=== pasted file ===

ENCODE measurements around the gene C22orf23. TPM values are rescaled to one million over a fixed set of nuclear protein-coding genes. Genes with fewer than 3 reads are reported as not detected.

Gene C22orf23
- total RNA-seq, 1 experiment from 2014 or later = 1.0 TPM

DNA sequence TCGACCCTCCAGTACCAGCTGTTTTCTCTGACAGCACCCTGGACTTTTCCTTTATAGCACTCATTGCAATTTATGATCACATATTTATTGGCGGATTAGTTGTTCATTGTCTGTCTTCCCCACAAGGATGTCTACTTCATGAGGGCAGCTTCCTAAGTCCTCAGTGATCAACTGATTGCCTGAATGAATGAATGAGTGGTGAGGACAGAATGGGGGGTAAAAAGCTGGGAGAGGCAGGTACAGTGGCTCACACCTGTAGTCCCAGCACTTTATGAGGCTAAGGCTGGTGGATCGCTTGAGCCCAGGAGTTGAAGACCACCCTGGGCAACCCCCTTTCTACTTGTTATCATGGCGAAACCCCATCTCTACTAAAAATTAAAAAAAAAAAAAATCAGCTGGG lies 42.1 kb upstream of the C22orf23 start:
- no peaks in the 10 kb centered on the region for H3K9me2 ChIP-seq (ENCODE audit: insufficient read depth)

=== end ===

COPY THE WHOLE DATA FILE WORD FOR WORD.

ENCODE measurements around the gene C22orf23. TPM values are rescaled to one million over a fixed set of nuclear protein-coding genes. Genes with fewer than 3 reads are reported as not detected.

Gene C22orf23
- total RNA-seq, 1 experiment from 2014 or later = 1.0 TPM

DNA sequence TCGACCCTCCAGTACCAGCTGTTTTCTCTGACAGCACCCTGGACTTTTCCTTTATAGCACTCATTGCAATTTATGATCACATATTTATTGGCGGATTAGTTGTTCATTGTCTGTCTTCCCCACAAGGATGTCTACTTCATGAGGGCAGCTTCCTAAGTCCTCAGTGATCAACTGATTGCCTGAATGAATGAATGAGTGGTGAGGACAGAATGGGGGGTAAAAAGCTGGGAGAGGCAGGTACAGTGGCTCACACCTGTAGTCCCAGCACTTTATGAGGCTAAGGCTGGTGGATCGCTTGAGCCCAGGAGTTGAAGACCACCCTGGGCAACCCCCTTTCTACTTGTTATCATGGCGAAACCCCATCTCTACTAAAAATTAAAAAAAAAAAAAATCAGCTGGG lies 42.1 kb upstream of the C22orf23 start:
- no peaks in the 10 kb centered on the region for H3K9me2 ChIP-seq (ENCODE audit: insufficient read depth)